An Examination Of The Type Of Culture And Social Influence

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A dictator is a ruler of a nation who wields all the power and is often viewed by other nations as ruthless and dangerous. Dictatorships do not usually have a system of checks and balances; the dictator makes all the decisions and does not generally consult with anyone on his decisions. They often inflict relentless punishments on those who oppose them or stand in their way of their goals. For example, Hitler killed millions of Jewish people because they stood in his way of creating a super race. The following paragraphs will take an in-depth review at another dictator, Stalin. In addition, an exploration of the aspects of leadership, conformity, obedience, and social power as it pertains to a dictatorship. Next, an examination of the type of culture in which a dictatorship might exist. Lastly, a brief inspection at how such a relationship between culture and social influence could exist outside of a dictatorship.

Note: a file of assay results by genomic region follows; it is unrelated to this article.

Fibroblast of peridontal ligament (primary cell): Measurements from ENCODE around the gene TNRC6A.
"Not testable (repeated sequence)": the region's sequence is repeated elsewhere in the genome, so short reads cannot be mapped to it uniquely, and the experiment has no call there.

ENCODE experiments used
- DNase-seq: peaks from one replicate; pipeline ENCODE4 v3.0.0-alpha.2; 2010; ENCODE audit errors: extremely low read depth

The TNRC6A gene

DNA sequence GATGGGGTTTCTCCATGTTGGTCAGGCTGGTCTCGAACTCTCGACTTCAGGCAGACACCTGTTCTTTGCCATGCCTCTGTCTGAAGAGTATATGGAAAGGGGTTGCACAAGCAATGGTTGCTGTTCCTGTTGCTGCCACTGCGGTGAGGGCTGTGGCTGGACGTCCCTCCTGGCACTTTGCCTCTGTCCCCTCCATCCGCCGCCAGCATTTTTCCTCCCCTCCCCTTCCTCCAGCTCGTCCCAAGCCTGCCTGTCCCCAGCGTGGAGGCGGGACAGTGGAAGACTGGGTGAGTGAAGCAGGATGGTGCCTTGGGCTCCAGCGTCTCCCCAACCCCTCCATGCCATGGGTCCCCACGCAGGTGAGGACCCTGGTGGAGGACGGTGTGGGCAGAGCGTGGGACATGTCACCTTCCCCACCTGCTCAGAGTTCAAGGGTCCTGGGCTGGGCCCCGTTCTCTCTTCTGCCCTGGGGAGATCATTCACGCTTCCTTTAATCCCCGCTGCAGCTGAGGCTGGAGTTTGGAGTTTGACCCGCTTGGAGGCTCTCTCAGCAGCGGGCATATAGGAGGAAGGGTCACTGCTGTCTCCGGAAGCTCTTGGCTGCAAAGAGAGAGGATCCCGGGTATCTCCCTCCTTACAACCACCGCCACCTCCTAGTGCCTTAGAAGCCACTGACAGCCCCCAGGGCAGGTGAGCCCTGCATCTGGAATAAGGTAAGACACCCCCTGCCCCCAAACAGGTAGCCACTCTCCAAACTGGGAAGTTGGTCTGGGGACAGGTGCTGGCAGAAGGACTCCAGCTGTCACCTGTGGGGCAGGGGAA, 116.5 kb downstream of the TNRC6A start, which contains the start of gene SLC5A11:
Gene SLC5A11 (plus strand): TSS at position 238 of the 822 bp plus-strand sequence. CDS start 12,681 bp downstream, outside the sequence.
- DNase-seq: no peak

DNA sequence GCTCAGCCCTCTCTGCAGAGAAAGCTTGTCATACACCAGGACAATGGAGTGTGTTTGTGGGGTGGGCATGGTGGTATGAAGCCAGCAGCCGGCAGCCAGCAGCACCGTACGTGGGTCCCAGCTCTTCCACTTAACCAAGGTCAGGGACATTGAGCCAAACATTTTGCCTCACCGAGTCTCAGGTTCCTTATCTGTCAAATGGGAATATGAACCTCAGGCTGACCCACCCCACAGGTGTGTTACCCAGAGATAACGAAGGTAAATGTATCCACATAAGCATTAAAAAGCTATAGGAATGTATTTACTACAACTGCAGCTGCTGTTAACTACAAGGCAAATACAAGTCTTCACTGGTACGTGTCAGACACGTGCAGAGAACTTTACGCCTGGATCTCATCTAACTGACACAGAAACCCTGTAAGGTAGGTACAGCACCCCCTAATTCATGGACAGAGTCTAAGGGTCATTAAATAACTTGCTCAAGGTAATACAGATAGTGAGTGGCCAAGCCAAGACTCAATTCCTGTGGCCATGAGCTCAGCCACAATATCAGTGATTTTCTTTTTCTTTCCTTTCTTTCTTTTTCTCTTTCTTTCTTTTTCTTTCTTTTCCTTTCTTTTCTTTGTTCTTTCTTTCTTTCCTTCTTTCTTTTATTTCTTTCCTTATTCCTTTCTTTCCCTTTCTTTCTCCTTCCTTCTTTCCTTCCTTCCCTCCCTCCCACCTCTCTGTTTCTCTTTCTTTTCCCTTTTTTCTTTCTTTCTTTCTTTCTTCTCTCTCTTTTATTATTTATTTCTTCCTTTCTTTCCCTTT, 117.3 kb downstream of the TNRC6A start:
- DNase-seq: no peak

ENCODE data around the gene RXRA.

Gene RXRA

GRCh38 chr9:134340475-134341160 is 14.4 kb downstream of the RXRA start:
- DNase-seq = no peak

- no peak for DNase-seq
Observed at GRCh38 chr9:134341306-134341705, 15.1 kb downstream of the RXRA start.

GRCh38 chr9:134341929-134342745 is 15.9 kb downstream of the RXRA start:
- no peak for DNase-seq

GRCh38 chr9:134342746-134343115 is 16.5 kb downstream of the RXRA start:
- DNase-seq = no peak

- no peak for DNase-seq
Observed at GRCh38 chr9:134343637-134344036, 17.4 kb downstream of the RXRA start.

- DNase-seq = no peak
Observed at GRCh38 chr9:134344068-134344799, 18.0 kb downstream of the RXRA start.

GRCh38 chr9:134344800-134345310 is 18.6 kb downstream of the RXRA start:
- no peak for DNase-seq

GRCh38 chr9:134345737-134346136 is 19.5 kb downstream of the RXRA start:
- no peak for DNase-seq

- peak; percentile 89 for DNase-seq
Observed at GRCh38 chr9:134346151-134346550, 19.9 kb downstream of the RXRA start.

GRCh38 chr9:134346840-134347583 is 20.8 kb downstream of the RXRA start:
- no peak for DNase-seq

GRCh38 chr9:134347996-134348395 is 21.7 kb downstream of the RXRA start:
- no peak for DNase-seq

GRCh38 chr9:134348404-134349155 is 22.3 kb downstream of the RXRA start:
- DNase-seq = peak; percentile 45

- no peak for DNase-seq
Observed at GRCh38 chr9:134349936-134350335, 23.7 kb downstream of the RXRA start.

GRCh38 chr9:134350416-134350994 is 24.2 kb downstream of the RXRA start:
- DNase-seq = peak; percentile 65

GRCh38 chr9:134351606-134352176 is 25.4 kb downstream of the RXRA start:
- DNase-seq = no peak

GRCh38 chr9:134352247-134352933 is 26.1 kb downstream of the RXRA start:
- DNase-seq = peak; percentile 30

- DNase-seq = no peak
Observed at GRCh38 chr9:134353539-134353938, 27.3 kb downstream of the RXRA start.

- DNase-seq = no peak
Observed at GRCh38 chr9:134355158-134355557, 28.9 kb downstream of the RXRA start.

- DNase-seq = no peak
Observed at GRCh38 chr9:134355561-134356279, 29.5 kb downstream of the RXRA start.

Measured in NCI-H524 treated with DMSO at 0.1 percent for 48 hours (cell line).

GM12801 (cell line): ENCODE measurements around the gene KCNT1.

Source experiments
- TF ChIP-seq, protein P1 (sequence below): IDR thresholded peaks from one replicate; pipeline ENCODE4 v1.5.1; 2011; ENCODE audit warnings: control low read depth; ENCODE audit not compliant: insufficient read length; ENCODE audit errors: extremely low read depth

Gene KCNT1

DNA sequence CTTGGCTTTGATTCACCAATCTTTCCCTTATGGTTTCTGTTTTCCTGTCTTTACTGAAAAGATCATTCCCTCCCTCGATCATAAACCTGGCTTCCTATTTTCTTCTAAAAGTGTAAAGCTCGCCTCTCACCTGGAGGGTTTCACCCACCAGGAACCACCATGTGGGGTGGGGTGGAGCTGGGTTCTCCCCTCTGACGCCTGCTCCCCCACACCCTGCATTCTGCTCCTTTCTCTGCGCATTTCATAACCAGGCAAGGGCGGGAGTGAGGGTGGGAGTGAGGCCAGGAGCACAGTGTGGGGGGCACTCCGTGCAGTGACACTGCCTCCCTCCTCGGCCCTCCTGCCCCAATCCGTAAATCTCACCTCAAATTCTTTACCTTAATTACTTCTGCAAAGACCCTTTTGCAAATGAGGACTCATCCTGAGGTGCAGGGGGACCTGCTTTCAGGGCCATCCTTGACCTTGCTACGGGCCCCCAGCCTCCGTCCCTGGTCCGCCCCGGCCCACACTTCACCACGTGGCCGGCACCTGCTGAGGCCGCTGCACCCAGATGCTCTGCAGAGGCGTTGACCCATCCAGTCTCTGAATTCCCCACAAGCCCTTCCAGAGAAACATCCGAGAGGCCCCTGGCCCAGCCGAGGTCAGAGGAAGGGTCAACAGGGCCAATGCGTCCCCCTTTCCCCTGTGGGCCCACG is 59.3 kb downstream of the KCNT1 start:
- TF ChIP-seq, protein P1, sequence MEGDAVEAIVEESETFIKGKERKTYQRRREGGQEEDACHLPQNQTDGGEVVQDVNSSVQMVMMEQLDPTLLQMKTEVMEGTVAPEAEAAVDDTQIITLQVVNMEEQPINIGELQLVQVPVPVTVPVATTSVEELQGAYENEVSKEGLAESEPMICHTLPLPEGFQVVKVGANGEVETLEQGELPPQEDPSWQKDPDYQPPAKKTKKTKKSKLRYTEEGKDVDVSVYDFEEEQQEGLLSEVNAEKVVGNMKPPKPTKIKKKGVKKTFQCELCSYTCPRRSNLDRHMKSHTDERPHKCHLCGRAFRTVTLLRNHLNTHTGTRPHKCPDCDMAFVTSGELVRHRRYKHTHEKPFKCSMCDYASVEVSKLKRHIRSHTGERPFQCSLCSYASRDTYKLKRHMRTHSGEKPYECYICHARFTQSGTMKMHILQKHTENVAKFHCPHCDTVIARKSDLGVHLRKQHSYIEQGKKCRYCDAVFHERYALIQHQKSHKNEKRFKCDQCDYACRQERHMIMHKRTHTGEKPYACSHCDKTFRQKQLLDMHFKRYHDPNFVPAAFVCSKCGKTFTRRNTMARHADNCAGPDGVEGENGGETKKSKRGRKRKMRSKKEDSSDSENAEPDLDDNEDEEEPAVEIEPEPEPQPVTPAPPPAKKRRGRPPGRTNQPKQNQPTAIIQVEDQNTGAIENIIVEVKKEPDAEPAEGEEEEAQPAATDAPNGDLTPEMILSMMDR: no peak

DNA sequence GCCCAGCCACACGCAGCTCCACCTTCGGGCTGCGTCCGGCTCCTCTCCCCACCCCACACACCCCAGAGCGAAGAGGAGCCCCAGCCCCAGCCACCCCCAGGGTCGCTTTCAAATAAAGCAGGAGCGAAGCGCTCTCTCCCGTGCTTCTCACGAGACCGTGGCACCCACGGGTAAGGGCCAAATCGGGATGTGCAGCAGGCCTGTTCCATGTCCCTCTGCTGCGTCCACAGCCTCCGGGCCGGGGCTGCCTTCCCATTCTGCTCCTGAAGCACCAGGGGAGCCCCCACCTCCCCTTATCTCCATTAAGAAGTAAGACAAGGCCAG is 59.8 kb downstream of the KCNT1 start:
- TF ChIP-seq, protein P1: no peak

Iosif (Josef) Vissarionovich Dzhugashvili, known to many of us as Joseph Stalin, born in 1878 or 1879, depending on which report you read, and the dictator of the former Union of Soviet Socialist Republics (USSR) or the Soviet Union, known today as Russia, from 1929 until his death in 1953. Stalin born into poverty as the only surviving child of four children, often ill and contracted smallpox as a child leaving his face scarred (Prince, 1945, p. 121; Biography.com, 2016). His hardships did not stop there. His father died when he was just eleven years old
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